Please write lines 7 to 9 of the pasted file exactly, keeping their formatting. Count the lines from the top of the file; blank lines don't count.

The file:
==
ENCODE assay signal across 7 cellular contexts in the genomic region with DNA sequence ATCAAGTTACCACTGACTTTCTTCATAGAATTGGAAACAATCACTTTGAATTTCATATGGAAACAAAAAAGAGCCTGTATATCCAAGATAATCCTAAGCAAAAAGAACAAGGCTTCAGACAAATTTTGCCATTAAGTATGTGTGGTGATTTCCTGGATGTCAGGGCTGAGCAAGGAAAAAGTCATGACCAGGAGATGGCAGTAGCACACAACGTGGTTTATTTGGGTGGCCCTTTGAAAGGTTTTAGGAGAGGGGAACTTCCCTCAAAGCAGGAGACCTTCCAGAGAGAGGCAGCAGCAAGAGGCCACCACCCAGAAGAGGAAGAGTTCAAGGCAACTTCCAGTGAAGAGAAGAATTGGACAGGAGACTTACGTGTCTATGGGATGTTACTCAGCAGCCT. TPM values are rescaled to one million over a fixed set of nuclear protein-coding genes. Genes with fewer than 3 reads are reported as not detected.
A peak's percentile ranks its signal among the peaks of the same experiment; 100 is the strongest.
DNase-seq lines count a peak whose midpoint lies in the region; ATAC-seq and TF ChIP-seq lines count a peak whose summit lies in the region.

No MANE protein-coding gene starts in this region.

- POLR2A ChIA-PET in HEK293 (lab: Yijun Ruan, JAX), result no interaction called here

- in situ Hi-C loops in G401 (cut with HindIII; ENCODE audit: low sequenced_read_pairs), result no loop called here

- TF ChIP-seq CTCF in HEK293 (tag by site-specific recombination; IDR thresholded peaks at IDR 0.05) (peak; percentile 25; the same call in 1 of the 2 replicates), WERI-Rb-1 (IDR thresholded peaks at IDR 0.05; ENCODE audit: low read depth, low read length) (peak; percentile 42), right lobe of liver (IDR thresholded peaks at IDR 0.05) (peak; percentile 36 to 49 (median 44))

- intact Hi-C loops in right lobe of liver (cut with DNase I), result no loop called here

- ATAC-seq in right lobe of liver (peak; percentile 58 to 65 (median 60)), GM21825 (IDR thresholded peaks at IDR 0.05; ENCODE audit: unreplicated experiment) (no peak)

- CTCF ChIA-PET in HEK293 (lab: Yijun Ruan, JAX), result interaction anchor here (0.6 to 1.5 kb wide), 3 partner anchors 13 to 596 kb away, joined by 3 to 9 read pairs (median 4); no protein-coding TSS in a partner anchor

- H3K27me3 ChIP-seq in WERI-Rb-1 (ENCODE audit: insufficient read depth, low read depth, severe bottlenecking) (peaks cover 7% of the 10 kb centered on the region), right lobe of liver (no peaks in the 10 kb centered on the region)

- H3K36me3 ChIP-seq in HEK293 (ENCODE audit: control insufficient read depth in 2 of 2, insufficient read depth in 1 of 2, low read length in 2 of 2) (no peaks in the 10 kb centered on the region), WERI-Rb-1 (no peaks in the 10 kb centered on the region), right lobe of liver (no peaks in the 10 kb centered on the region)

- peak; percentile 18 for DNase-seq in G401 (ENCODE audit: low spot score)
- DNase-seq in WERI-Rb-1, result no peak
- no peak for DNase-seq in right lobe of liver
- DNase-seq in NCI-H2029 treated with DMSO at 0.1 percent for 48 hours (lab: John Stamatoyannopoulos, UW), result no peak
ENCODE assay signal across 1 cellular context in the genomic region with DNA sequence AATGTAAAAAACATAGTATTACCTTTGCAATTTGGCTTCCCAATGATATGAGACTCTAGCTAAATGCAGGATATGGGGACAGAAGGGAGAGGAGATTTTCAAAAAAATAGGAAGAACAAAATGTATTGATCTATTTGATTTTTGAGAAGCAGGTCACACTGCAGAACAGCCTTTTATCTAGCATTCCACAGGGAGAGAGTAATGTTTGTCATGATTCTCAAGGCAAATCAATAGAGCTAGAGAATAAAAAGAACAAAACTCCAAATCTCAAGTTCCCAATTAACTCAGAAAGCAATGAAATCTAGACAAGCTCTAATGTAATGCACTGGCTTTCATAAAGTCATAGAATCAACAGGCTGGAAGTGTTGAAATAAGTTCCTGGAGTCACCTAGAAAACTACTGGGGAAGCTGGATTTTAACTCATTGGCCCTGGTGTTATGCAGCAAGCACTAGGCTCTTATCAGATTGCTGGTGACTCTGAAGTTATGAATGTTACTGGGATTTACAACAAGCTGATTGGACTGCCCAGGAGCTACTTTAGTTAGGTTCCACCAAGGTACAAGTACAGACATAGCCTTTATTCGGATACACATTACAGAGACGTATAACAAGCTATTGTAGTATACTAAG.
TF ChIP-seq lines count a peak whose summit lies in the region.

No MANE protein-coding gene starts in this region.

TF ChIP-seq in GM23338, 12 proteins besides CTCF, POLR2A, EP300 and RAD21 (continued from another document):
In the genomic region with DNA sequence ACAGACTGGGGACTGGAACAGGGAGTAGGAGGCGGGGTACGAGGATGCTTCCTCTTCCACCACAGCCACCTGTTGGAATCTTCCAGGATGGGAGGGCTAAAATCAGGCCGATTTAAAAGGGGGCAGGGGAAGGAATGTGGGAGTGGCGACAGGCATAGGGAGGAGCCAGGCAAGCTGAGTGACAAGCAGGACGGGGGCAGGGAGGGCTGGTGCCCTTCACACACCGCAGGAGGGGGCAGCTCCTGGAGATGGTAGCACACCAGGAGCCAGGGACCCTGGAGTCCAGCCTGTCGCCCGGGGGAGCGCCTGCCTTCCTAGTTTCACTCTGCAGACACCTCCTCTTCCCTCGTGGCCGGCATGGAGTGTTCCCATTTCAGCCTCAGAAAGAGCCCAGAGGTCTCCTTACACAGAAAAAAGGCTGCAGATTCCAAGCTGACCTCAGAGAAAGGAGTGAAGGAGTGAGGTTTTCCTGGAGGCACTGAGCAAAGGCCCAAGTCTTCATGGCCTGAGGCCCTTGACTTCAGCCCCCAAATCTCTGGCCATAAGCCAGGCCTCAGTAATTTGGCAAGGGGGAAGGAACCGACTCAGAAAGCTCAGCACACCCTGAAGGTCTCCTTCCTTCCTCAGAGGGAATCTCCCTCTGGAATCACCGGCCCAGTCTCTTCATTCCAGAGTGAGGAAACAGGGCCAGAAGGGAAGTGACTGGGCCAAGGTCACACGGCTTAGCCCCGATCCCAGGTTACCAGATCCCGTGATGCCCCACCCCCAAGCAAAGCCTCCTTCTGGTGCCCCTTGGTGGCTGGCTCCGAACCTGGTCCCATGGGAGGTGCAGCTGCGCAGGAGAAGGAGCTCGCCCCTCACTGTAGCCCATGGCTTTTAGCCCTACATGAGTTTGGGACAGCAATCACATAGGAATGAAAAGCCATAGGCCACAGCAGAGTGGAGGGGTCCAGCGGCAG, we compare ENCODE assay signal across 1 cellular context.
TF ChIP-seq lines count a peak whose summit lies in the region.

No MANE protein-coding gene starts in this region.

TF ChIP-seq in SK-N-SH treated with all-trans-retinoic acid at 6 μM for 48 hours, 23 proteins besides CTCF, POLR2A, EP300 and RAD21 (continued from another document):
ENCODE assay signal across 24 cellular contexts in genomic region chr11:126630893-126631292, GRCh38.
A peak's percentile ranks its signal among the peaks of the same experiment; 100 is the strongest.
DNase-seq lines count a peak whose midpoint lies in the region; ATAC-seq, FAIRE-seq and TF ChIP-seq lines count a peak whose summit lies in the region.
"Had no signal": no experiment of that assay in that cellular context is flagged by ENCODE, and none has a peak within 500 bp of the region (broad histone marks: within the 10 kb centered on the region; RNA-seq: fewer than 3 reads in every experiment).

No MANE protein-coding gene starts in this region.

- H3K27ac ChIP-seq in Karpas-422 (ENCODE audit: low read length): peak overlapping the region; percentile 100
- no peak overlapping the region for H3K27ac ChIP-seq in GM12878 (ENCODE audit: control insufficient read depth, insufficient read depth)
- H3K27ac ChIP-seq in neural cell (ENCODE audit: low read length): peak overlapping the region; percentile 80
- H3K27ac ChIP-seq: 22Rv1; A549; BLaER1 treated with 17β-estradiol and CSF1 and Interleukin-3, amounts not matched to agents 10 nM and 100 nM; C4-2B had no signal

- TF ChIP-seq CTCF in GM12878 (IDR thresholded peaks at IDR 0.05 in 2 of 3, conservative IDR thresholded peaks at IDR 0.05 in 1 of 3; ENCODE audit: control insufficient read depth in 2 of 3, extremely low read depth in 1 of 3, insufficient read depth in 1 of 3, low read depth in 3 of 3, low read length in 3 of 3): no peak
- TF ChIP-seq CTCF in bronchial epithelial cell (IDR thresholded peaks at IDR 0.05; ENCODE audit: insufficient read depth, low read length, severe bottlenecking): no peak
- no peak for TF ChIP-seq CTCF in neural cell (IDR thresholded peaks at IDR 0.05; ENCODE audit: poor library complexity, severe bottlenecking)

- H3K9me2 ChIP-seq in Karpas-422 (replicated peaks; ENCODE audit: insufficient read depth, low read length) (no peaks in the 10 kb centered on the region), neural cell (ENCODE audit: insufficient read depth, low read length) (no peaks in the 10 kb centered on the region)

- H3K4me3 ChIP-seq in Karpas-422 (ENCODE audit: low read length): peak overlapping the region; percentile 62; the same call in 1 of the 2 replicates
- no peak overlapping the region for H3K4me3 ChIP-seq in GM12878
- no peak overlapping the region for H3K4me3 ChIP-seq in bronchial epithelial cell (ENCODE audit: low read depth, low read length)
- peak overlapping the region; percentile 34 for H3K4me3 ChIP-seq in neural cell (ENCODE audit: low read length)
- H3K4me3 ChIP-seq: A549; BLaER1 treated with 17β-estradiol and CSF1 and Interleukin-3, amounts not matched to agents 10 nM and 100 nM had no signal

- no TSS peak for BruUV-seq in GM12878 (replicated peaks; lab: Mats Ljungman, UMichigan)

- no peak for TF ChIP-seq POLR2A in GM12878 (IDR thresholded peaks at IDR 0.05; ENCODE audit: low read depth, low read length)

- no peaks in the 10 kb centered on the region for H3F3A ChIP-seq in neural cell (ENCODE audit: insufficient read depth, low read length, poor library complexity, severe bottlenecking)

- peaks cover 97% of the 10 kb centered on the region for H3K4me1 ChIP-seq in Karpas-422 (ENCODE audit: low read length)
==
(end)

- TF ChIP-seq CTCF in HEK293 (tag by site-specific recombination; IDR thresholded peaks at IDR 0.05) (peak; percentile 25; the same call in 1 of the 2 replicates), WERI-Rb-1 (IDR thresholded peaks at IDR 0.05; ENCODE audit: low read depth, low read length) (peak; percentile 42), right lobe of liver (IDR thresholded peaks at IDR 0.05) (peak; percentile 36 to 49 (median 44))

- intact Hi-C loops in right lobe of liver (cut with DNase I), result no loop called here

- ATAC-seq in right lobe of liver (peak; percentile 58 to 65 (median 60)), GM21825 (IDR thresholded peaks at IDR 0.05; ENCODE audit: unreplicated experiment) (no peak)